Pain Relief Medications: Are They Good for You?

Nonsteroidal anti-inflammatory drugs (NSAIDs) have received press in the past for their association with dangerous side effects among older adults compared to younger people. Many older people take NSAIDs to get relief from pain, stiffness, and inflammation. However, these medications can have side effects. If you are taking NSAIDs, check the US Food and Drug Administration's (FDA) website for more information.

Gastrointestinal Problems

Gastrointestinal problems, including stomach pain, ulcers, and bleeding of the stomach lining, are potential side effects among people who take NSAIDs on a regular basis. Often, the first indication of gastrointestinal damage in seniors is bleeding. There can also be warning symptoms of nausea, abdominal pain, diarrhea, or dyspepsia (indigestion and gas).

NSAIDs may create or worsen gastroesophageal reflux disease (GERD), which is a disorder that results in food and stomach acid backing up into the esophagus from the stomach. Symptoms and complications may include:

  • Acid reflux—regurgitation of stomach contents into the esophagus, causing heartburn or a sour taste in the mouth
  • Esophageal stricture—narrowing of the esophagus, which makes swallowing difficult or painful
  • Barrett esophagus—a condition marked by a change in the lining in the esophagus due to long-term acid reflux

The American College of Gastroenterology lists the following as key issues that may put a person taking NSAIDs at risk for GI problems:

  • Increased age
  • History of ulcers
  • Excess alcohol consumption
  • Use of anticoagulants and corticosteroids

If any of the following warning signs appear, contact your physician right away:

  • Black, tarry stools
  • Vomiting of blood—may be red (fresh blood) or black (resembling coffee grounds)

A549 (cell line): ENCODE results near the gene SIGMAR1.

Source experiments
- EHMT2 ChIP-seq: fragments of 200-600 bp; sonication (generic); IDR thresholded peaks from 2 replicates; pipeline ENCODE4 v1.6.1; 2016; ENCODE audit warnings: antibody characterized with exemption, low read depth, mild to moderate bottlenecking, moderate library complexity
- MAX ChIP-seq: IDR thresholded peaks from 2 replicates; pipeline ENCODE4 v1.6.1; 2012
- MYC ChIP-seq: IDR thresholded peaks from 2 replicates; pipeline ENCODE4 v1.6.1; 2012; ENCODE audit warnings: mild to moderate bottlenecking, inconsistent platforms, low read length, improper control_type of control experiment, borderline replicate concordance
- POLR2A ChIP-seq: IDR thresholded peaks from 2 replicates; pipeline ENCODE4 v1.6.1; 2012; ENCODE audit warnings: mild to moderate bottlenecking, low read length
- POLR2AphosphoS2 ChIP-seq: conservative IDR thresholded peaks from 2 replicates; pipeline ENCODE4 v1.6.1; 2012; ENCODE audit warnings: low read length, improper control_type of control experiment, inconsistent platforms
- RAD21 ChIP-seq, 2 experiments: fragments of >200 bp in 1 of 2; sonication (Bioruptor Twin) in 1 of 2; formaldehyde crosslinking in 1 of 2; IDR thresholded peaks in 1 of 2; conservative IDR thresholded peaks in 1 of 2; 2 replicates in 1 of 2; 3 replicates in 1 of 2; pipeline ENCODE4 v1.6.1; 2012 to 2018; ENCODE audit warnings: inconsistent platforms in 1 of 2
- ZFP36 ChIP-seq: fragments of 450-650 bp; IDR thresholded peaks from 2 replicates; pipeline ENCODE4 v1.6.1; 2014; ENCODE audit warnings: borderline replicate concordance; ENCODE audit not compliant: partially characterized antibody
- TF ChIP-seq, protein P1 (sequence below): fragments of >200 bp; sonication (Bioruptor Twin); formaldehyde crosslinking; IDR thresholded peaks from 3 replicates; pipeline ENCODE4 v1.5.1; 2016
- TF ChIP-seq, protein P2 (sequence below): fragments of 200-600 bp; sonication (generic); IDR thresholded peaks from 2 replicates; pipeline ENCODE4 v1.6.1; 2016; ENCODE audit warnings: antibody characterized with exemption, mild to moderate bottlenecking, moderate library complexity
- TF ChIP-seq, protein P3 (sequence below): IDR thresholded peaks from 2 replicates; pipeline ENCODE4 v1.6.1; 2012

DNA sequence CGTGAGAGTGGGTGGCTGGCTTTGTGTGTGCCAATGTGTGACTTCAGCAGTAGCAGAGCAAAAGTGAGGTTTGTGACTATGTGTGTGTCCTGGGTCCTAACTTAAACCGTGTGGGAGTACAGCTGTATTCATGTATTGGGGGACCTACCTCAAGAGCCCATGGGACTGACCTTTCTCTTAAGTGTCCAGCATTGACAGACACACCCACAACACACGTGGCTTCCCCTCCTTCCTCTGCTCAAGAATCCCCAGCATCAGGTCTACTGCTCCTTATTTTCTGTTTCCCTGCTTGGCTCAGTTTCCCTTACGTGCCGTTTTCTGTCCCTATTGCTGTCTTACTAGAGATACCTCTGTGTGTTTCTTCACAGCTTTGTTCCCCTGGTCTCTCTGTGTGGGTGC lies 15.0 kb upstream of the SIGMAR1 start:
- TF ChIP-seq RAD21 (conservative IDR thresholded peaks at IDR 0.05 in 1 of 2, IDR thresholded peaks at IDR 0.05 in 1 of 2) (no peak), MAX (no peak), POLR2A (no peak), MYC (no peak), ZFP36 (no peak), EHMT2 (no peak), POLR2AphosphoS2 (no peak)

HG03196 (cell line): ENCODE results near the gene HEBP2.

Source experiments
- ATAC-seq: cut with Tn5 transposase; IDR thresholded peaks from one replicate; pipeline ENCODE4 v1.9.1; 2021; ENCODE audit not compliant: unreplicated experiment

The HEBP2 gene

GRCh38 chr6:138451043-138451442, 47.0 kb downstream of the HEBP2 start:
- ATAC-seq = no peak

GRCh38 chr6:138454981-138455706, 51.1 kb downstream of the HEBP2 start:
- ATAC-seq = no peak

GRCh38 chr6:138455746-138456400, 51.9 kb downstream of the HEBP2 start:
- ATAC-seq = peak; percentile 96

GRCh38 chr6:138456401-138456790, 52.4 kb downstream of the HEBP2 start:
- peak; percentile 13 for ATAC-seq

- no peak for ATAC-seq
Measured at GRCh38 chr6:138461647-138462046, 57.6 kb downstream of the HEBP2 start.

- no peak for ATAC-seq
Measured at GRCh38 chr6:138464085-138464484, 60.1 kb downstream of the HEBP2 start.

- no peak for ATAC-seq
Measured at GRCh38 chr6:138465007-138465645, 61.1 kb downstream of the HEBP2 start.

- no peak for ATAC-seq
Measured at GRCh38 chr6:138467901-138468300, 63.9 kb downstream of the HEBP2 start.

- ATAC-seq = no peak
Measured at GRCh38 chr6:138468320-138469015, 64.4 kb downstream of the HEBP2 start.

• Severe heartburn or stomach cramps
  • Stomach pain that disappears after eating or taking antacids
  • Unexplainable nausea, vomiting, or diarrhea

Other Problems

Several studies found that problems with NSAIDs are not just stomach-related. Regular use of NSAIDs may lead to:

  • An increased risk of kidney failure.
  • Lightheadedness, drowsiness, confusion, ringing of the ears, and anxiety
  • Bruising, since NSAIDs interfere with blood clotting
  • Allergic reactions, such as rapid heartbeat, rapid breathing, wheezing, fainting, hives or rash, and puffiness around the eyes
  • Cardiovascular conditions, such as atherosclerosis and blood clots, which can lead to complications such as a heart attack or stroke
  • Toxic hepatitis— an inflammation of the liver which can lead to liver damage

Why Seniors Are at Increased Risk

People at older ages usually need more medications. Unfortunately, NSAIDs can interfere with common medications that they take, such as blood thinners, blood pressure medication, and and diuretics.

Drug doses for seniors are typically lower than those recommended for younger people due to these changes in the body as people age:

  • The liver is the body's central processing plant for drugs. As we age, the liver decreases in size, which means blood flow declines and processing slows.
  • The amount of body fat increases while the amount of lean body mass and total body water decrease. These changes result in a higher concentration of drugs in the body fluids and hinder drug elimination.
  • The kidneys help eliminate drugs from the body, but their work is slowed by declining kidney function. If you have kidney problems, use of NSAIDs should be avoided or monitored closely by your doctor.

How to Protect Yourself

  • Take NSAIDs with food to help prevent gastrointestinal upset.
  • Keep a list of medications handy when you need to share drug information with your doctor or pharmacist.
  • Talk with your doctor about alternative pain relievers, including acetaminophen or herbal medications. All drugs have the potential for interaction and side effects.


Alliance for Aging Research
Arthritis Foundation


The College of Family Physicians of Canada
Public Health Agency of Canada


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Last reviewed April 2017 by Michael Woods, MD, FAAP
Last Updated: 4/17/2015

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